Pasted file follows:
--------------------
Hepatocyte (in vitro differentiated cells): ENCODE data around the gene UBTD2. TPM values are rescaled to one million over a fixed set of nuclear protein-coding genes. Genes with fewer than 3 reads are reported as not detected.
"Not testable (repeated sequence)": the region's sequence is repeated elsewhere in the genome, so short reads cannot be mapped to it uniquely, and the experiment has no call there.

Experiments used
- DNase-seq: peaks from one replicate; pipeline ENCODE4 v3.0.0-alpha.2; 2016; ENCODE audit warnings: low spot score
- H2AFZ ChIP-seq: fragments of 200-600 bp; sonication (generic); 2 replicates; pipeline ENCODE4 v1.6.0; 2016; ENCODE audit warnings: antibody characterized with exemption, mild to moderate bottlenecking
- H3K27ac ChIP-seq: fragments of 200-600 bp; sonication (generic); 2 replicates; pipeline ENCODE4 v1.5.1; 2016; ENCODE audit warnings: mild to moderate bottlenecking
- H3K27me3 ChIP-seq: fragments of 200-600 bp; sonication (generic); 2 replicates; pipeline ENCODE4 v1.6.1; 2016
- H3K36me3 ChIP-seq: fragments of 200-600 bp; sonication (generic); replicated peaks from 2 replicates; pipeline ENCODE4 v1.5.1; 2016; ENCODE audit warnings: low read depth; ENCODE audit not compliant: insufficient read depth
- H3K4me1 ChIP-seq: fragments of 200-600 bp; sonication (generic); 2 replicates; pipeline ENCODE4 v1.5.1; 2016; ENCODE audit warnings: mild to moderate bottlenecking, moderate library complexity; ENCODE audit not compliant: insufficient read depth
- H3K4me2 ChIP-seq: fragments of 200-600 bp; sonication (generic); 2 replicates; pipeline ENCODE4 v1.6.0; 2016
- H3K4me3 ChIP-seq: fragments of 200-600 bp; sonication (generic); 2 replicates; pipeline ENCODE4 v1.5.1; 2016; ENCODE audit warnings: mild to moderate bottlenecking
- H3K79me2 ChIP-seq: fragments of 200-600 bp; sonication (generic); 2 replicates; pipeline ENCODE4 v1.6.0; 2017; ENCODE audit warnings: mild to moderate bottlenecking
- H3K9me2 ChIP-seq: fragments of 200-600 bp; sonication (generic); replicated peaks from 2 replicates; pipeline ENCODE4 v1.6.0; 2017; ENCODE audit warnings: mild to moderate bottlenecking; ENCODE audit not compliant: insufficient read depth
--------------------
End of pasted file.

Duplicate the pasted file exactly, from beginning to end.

Hepatocyte (in vitro differentiated cells): ENCODE data around the gene UBTD2. TPM values are rescaled to one million over a fixed set of nuclear protein-coding genes. Genes with fewer than 3 reads are reported as not detected.
"Not testable (repeated sequence)": the region's sequence is repeated elsewhere in the genome, so short reads cannot be mapped to it uniquely, and the experiment has no call there.

Experiments used
- DNase-seq: peaks from one replicate; pipeline ENCODE4 v3.0.0-alpha.2; 2016; ENCODE audit warnings: low spot score
- H2AFZ ChIP-seq: fragments of 200-600 bp; sonication (generic); 2 replicates; pipeline ENCODE4 v1.6.0; 2016; ENCODE audit warnings: antibody characterized with exemption, mild to moderate bottlenecking
- H3K27ac ChIP-seq: fragments of 200-600 bp; sonication (generic); 2 replicates; pipeline ENCODE4 v1.5.1; 2016; ENCODE audit warnings: mild to moderate bottlenecking
- H3K27me3 ChIP-seq: fragments of 200-600 bp; sonication (generic); 2 replicates; pipeline ENCODE4 v1.6.1; 2016
- H3K36me3 ChIP-seq: fragments of 200-600 bp; sonication (generic); replicated peaks from 2 replicates; pipeline ENCODE4 v1.5.1; 2016; ENCODE audit warnings: low read depth; ENCODE audit not compliant: insufficient read depth
- H3K4me1 ChIP-seq: fragments of 200-600 bp; sonication (generic); 2 replicates; pipeline ENCODE4 v1.5.1; 2016; ENCODE audit warnings: mild to moderate bottlenecking, moderate library complexity; ENCODE audit not compliant: insufficient read depth
- H3K4me2 ChIP-seq: fragments of 200-600 bp; sonication (generic); 2 replicates; pipeline ENCODE4 v1.6.0; 2016
- H3K4me3 ChIP-seq: fragments of 200-600 bp; sonication (generic); 2 replicates; pipeline ENCODE4 v1.5.1; 2016; ENCODE audit warnings: mild to moderate bottlenecking
- H3K79me2 ChIP-seq: fragments of 200-600 bp; sonication (generic); 2 replicates; pipeline ENCODE4 v1.6.0; 2017; ENCODE audit warnings: mild to moderate bottlenecking
- H3K9me2 ChIP-seq: fragments of 200-600 bp; sonication (generic); replicated peaks from 2 replicates; pipeline ENCODE4 v1.6.0; 2017; ENCODE audit warnings: mild to moderate bottlenecking; ENCODE audit not compliant: insufficient read depth